It was immediately evident that the theatre needed work to restore it to former glory. The tithe barn had originally been converted into a small theatre by Lady Warwick for her family’s amusement.

‘She installed the stage and gas lighting,’ says Jane, Neville and Vera’s daughter-in-law. ‘The countess was “my darling Daisy”, the notable beauty and keen cyclist who was the inspiration for the popular music hall song of the time Daisy, Daisy Give Me Your Answer, Do. The Prince of Wales, later Edward VII, was among her many admirers.’

In Edwardian times Ellen Terry frequently took to the stage at Little Easton with her poetry readings, while during World War I, H G Wells and his son Gip starred in Midsummer Night’s Dream.

Later, when Basil Dean was in residence — he bought the manor in 1925 when he married the Countess of Warwick’s daughter, Lady Mercy Greville, and sold it in 1939 when they divorced — Hermione Baddeley, Gracie Fields, Charlie Chaplin and George Formby were among the headline acts who performed there.

The original stage was still intact when the Pedleys arrived, but trees had grown through the roof and the floor was covered in layers of chicken manure.

Neville and Vera set about the restoration with a view to it being, ‘used as a place where people meet, play, sing, dance and celebrate’.

For the best part of the past 40 years, it has been just that: an atmospheric super special venue for plays, concerts, wedding receptions, private parties and exhibitions — you name it.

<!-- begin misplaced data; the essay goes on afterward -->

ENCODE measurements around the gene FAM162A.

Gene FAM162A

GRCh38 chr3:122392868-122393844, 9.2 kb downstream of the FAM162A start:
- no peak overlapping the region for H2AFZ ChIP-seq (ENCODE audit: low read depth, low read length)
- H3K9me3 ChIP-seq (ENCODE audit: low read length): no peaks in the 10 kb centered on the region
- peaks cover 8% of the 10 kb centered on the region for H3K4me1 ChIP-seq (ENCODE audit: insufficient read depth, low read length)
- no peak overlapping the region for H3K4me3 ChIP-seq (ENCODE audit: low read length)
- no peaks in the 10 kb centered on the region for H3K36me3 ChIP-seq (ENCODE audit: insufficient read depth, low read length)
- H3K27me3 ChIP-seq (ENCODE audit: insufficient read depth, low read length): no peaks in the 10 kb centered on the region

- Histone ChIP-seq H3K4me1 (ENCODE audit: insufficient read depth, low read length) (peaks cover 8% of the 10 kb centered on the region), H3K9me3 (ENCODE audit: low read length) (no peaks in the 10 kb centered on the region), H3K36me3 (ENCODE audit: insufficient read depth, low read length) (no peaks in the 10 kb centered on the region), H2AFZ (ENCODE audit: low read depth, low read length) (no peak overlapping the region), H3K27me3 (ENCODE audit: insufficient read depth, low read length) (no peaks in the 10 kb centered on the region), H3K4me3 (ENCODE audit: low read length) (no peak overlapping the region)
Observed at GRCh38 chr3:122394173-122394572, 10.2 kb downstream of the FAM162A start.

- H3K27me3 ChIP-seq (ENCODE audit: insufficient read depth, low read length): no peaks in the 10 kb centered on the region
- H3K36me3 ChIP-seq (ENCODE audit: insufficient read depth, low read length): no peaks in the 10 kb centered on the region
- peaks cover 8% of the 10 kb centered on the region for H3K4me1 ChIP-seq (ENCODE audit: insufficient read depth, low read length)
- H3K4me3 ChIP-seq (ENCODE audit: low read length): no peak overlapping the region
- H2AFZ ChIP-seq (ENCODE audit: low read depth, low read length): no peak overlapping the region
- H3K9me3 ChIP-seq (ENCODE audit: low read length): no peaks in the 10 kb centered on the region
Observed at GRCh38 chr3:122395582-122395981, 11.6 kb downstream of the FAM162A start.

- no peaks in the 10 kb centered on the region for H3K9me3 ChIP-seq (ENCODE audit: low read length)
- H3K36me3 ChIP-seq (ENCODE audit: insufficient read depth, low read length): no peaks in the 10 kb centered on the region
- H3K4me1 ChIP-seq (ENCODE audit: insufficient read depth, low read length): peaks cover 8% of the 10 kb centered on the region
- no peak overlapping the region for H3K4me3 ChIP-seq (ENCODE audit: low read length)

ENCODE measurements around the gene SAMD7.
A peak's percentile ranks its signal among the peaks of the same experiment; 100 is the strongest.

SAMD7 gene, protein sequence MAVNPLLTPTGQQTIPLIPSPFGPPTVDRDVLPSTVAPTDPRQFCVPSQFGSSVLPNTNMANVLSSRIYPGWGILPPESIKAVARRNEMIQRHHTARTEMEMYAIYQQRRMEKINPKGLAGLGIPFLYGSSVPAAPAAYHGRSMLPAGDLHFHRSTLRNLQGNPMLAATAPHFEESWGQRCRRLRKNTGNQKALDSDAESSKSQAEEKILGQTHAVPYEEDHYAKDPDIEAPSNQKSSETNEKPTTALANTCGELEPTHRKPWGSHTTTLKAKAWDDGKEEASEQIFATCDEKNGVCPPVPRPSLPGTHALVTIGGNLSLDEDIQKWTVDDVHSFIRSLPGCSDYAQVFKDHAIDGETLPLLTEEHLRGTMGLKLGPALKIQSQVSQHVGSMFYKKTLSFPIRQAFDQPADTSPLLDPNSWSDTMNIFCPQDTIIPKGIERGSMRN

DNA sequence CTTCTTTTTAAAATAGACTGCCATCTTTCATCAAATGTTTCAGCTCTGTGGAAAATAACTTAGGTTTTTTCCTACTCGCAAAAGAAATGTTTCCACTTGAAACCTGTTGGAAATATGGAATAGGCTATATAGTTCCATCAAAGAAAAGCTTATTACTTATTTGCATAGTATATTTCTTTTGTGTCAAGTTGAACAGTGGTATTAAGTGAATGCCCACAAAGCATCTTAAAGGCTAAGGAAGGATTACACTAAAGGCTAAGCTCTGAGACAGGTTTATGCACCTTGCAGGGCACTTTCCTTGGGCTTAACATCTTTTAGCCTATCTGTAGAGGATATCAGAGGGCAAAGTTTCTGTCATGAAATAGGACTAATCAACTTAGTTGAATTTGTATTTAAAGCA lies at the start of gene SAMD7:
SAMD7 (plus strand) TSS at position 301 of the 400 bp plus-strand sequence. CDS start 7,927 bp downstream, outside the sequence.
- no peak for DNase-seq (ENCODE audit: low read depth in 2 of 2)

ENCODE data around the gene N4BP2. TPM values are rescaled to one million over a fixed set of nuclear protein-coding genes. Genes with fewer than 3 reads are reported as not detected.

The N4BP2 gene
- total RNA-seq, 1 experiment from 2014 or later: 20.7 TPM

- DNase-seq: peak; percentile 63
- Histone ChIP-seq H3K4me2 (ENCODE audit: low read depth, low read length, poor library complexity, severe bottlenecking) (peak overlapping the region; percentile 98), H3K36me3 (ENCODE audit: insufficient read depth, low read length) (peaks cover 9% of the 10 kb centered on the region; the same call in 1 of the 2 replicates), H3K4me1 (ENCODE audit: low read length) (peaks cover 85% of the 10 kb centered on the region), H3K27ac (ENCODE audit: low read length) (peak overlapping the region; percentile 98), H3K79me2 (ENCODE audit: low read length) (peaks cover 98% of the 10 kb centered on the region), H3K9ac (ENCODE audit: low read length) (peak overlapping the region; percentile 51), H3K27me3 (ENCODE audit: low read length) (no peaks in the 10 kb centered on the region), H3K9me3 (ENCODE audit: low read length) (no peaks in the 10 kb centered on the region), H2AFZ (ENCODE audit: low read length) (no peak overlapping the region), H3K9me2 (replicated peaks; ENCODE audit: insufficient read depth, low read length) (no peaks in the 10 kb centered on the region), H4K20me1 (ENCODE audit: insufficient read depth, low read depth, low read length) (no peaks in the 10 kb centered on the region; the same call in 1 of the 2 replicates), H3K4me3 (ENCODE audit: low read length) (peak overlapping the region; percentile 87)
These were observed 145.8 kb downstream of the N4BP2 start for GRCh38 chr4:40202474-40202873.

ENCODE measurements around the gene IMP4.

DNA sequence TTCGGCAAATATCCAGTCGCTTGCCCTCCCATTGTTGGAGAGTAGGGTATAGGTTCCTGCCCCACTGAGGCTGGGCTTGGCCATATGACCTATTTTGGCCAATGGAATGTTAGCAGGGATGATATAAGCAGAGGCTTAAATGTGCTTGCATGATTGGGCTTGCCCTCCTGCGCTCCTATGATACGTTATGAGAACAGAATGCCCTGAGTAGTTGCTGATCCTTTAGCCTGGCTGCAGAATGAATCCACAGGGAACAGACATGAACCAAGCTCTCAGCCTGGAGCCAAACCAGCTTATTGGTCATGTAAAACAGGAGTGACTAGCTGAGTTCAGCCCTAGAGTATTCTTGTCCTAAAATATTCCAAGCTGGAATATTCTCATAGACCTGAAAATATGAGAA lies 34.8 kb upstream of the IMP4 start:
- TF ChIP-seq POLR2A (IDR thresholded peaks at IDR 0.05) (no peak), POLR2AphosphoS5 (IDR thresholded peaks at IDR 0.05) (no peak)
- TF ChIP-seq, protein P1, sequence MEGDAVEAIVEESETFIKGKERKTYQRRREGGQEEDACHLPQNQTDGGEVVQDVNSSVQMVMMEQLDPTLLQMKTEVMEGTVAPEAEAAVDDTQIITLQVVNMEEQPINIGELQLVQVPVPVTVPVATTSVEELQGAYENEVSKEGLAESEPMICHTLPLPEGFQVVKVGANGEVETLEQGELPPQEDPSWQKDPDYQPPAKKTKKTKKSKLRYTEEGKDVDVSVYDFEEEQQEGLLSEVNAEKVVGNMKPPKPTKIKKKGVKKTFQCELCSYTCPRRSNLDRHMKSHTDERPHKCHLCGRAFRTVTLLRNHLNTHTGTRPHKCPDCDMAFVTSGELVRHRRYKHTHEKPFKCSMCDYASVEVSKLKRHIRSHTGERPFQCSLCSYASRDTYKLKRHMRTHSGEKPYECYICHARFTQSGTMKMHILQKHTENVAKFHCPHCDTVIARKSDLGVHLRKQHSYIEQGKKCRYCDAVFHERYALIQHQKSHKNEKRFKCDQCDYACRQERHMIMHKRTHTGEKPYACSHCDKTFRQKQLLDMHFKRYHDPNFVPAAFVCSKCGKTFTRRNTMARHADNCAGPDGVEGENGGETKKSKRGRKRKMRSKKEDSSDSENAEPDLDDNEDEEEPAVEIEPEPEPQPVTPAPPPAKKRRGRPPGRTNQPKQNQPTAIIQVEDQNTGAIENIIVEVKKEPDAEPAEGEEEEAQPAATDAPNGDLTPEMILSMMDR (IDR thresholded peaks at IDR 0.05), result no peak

But it hasn’t just been the theatre at Little Easton Manor that has helped to fund the upkeep of the estate. Many films and, more recently, TV productions have been made in the grounds.

After restoring the barn theatre and a further outbuilding — the Turkey Barn is now licensed for civil weddings — the Pedleys looked for other sources of income.

The manor’s four ancient carp lakes are now a popular coarse fishing venue for local anglers and an extensive lakeside field has been utilised as a caravan rally site.

Jane explains: ‘Neville’s father was one of the founder members of the Caravan Club, so obviously he wanted to continue the family association.’ After Neville died in 1999, his widow continued the business on her own with the support of her family and friends. Eventually her health started to fail, she became increasingly frail and the family moved in to nurse her.

Following Vera’s death at the age of 81 in 2012, her daughter-in-law has largely taken over as chatelaine of the family estate.

Along with her husband, Martin, and son, Oliver, now the estate manager, she has become responsible to a considerable extent for the smooth running of not just the Grade II listed eight bedroom mansion, but also for the business enterprises rooted in the rolling acres that belong to the house.

Over August Bank Holiday Sunday and Monday (August 30 and 31), thousands will turn up for the Countess of Warwick’s Country Show held annually in the grounds of Little Easton Manor.

As great a deal as that is, with huge sums raised for The Five Parishes charity which supports the local churches in the immediate area, the Country Show takes up just one weekend of the year. With this kind of enterprise there’s hardly a day in the year when the Pedleys are at home alone.

‘It’s a magical place,’ observes Jane. ‘You feel it as soon as you get here.’

Now it’s for sale

Little Easton Manor and all that goes with it is now for sale for £4.5million with Carter Jonas Bradshaws at 141 Hills Road in Cambridge. For details, call 01223 403330